Although Florida instituted a no-fault insurance scheme to assure swift recovery for auto accident victims and dissuade needless litigation involving small claims, insurers have often conditioned the receipt of benefits in various ways that have made the benefit acquisition process increasingly protracted and involved. Two common provisions that insurers incorporate into their no-fault contracts are the requirement that the insured submit to an “Examination Under Oath” (EUO) prior to receiving benefits and the requirement that the insured undergo an “Independent Medical Examination” (IME) if he or she is seeking coverage for treatment of a physical injury.
In June of last year, the Supreme Court of Florida rendered a decision in Nunez v. Geico, which took a strong stance related to the propriety of EUO provisions. In Nunez, the court held that although the PIP statute, § 627.736 Florida Statutes, is silent with respect to EUOs, delaying or denying coverage based on the insured’s failure to submit to an oral examination under oath was inconsistent with the statutory goal under § 627.736 “of ensuring swift and virtually automatic payment of benefits” and, thus, invalid. Geico noted concerns related to fraud, but the majority held that an insurer concerned about fraud could make use of § 627.736(6)(c), which allows for court-ordered discovery upon a showing of good cause. In reaching this decision, the court compared EUOs to Independent Medical Exams, the latter of which are directly addressed and permitted under § 627.736.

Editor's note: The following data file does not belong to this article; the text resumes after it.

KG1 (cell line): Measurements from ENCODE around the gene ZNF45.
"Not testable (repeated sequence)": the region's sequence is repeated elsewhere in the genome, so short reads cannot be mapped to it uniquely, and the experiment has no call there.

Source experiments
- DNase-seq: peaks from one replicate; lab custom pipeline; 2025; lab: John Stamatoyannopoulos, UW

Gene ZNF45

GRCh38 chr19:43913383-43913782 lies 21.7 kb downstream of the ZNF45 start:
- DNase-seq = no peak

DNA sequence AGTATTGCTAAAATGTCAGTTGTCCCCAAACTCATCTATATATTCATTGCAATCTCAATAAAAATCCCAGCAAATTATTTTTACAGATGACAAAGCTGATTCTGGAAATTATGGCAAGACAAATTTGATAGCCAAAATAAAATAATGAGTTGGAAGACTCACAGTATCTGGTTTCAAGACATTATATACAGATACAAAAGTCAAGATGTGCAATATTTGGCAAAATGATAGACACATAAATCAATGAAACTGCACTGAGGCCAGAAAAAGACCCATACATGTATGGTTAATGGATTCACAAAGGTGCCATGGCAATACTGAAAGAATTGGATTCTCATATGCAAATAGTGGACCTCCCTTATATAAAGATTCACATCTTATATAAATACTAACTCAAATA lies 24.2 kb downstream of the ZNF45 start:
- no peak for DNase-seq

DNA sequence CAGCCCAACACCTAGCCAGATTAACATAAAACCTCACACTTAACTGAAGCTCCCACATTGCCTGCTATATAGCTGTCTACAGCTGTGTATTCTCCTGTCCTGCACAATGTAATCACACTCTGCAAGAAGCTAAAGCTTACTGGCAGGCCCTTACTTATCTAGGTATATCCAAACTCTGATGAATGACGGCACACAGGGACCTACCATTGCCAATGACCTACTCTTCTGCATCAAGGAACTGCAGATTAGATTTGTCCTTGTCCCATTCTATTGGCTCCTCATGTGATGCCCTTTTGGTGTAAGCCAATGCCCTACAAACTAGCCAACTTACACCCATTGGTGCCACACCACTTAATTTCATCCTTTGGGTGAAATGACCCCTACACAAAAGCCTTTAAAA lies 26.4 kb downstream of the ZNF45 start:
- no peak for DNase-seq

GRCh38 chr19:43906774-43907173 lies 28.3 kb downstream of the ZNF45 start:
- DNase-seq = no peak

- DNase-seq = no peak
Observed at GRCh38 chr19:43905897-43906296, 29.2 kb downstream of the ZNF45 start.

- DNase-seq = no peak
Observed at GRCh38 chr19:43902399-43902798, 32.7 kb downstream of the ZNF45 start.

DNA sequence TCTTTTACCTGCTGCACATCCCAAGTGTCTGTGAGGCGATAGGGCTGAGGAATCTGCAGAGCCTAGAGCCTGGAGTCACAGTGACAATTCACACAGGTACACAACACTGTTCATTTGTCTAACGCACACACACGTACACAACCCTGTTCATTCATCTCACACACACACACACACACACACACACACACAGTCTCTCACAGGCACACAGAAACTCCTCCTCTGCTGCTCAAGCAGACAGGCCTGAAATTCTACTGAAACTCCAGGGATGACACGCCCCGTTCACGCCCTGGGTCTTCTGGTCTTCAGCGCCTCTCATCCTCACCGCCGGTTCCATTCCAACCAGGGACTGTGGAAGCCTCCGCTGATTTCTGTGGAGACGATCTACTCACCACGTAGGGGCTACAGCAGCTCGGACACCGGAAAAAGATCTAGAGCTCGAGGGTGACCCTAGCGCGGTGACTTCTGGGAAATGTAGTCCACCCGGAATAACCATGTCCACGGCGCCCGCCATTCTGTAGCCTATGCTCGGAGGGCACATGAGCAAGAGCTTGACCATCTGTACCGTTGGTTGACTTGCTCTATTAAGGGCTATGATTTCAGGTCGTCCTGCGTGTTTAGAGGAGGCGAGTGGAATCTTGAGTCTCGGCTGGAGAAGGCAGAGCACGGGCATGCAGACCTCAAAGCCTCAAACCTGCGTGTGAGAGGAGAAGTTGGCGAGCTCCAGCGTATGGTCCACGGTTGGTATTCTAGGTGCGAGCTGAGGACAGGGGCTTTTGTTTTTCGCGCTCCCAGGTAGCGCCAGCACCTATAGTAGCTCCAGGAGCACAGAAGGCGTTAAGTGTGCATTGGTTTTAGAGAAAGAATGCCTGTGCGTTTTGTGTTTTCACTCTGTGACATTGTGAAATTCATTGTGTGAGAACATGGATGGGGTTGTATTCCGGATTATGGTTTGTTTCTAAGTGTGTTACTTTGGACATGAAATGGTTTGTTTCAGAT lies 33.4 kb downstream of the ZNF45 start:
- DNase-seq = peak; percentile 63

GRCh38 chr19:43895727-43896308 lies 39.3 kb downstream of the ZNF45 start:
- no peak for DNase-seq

Although the court staked a strong position in Nunez, the impact of the decision is limited. Before the court even rendered its opinion, the Florida Legislature passed new laws that amended the PIP statute in order to permit EUOs in no-fault insurance policies. Accordingly, only PIP claims delayed or denied prior to implementation of the legislation are affected by the Nunez decision. In addition, the new legislation modified the preexisting IME provisions to allow an insurer to deny coverage when the insured has unreasonably failed to attend a scheduled IME. Failing to attend two scheduled IMEs creates a rebuttable presumption of unreasonableness.